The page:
In one of the villages in my county of birth, a case is being discussed of a 15-year-old girl who recently delivered a baby. She was in school and, expectedly, dropped out.
There’s no possibility of her going back to class, unless of course, through intervention from authorities.
In the village, the discussion is being conducted under hushed tones. Many villagers seem unable to publicly give their opinion because of the status of the man responsible for the pregnancy and have chosen either to whisper their concerns or shut up and mind their business.
But the child, who now has to take care of the baby, cannot afford the luxury of looking the other way. She only has her single mother, who incidentally has about 10 other children under her care, to fall back to.
But there is some consolation, or so it seems, to the less informed villagers. The man involved has agreed to support the girl and her baby. In the village, it is thought to be an act of magnanimity for the man, a community leader, to have accepted responsibility and committed to offer support. The man, it is whispered, agreed to support the child after the intervention of elders and other leaders, including the chief.
The elders were of the view that it was not right for the young mother to single-handedly raise the baby when the man, who is married with older children, had the resources to help. And with that, the discussion was closed.
And that is the tragedy of our society’s attitude to children, particularly girls.
Here is a man who, as a leader in society, has abused his position and made a child pregnant. The community, instead of condemning him and make him pay for the grave error of judgment, chooses to pamper him and beg for his support after ruining a child’s life.
None of the elders and administrators talks about the child’s vulnerability to the predator despite her being a schoolgirl.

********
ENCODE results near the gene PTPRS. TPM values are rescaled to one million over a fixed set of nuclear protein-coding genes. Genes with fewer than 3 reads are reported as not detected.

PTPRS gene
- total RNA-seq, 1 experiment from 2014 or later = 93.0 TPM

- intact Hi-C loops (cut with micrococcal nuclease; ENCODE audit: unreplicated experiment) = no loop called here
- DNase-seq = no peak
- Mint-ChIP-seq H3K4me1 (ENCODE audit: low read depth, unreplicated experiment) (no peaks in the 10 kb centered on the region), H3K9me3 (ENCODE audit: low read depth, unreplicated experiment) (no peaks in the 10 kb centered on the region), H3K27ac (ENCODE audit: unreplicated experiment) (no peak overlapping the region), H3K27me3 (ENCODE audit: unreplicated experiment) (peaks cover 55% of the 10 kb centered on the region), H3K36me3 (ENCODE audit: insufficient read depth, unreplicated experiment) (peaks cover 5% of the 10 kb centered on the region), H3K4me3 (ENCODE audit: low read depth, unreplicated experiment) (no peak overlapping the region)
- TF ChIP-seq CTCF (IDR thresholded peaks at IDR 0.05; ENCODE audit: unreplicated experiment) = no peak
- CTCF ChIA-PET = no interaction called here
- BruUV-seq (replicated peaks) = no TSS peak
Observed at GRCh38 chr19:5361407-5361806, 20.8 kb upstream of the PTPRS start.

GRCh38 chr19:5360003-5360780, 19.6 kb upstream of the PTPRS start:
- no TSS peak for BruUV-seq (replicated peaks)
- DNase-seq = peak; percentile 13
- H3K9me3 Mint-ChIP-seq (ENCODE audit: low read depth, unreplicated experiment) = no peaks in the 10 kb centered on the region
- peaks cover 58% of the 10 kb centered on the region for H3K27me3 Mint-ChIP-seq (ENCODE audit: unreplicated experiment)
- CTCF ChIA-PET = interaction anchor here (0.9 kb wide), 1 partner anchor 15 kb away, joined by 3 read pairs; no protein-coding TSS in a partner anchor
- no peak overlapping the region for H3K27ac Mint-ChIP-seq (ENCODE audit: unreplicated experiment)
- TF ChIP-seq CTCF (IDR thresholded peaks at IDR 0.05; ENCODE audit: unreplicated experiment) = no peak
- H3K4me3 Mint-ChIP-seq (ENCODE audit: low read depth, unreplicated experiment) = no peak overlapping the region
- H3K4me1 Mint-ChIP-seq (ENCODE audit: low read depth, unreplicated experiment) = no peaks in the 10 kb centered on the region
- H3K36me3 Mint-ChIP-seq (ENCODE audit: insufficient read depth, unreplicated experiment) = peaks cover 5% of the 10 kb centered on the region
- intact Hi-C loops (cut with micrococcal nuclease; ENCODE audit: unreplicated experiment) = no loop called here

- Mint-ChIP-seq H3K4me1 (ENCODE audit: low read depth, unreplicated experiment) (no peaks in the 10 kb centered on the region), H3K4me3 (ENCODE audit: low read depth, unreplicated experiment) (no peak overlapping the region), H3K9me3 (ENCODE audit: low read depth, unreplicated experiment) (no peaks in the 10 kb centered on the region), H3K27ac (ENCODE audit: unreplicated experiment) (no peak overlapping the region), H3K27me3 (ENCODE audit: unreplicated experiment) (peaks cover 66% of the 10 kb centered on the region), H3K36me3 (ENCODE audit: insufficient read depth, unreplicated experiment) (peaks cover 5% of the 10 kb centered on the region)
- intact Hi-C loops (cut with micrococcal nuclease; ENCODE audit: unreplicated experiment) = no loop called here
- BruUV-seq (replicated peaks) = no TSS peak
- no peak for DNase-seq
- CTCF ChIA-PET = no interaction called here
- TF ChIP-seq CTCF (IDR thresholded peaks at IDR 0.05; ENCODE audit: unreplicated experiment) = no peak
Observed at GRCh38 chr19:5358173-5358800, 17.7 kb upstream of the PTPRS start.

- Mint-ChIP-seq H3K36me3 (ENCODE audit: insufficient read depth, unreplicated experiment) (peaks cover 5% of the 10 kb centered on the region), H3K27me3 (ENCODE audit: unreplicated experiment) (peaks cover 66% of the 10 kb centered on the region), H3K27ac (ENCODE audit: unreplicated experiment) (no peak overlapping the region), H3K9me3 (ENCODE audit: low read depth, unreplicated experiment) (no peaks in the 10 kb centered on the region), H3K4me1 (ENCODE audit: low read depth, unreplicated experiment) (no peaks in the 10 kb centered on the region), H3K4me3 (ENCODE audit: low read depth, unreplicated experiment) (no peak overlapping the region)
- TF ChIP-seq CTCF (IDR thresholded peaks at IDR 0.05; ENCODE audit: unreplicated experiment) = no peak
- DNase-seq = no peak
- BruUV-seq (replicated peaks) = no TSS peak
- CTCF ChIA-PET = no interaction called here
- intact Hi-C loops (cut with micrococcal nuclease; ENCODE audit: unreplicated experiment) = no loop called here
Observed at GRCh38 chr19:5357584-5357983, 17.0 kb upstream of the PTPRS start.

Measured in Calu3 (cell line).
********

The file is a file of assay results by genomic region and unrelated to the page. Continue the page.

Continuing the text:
In villages across the country, including urban areas, people generally behave as if this is just one of the cases of two adults having a baby who now requires support from both parents. It is, in the minds of the moral courts and judges in the village, a case of child support for a couple that can live together as man and wife for “unavoidable reasons”.
In other communities and different circumstances, such girls are married off to the men, usually older by decades. The issue of child abuse is buried by a conniving society and defilement continues unabated. What a shame!
That a primary, or even secondary school girl, is preyed upon and impregnated and adults in such a community see no problem with that; it’s unfortunate. In that village, and many others across the country, the fact that the child did not shout “rape” is taken to mean she consented.
This is absurd. There is a reason why framers of the Constitution put in the law an article about age. As it is, any sex between an adult and a person under the age of 18 is defilement and should be treated as such. It does not matter the size or behaviour of the child before, during or after the act. It is predatory and should be punished.
Which brings me to the debate on what should be the age of consent.
There has been a deliberate push by a section of Kenyans, including some in Parliament and the Judiciary, to reduce the age of consent from 18 to 16. How this is supposed to make the world a better place for humanity defeats me, but everyone has a right to their opinion. Mine is that the law, in Article 53 of the Constitution, is good enough and anyone who craves intimacy with a child is a pervert, simple and clear.
The Article provides that every child, and anyone below the age of 18 is a child, should be protected from abuse, neglect and any form of violence and inhuman treatment. I am of the view that the law as currently composed is sufficient and necessary for the protection and preservation of a sane and safe humanity.
I agree with those who, like the Community Advocacy and Awareness (CRAWN) Trust in their policy brief titled a Campaign Against Lowering of the Age of Sexual Consent from 18 years to 16 years, hold that “Opening this statute for the reduction of the age of consent without taking into consideration the best interest of the child is a flagrant illegality and unconstitutional conduct and will be a contradiction of the protections guaranteed to children”
If we can’t protect them at 17, we can’t protect them at seven.
Ms Rugene is a Consulting Editor [email protected] @nrugene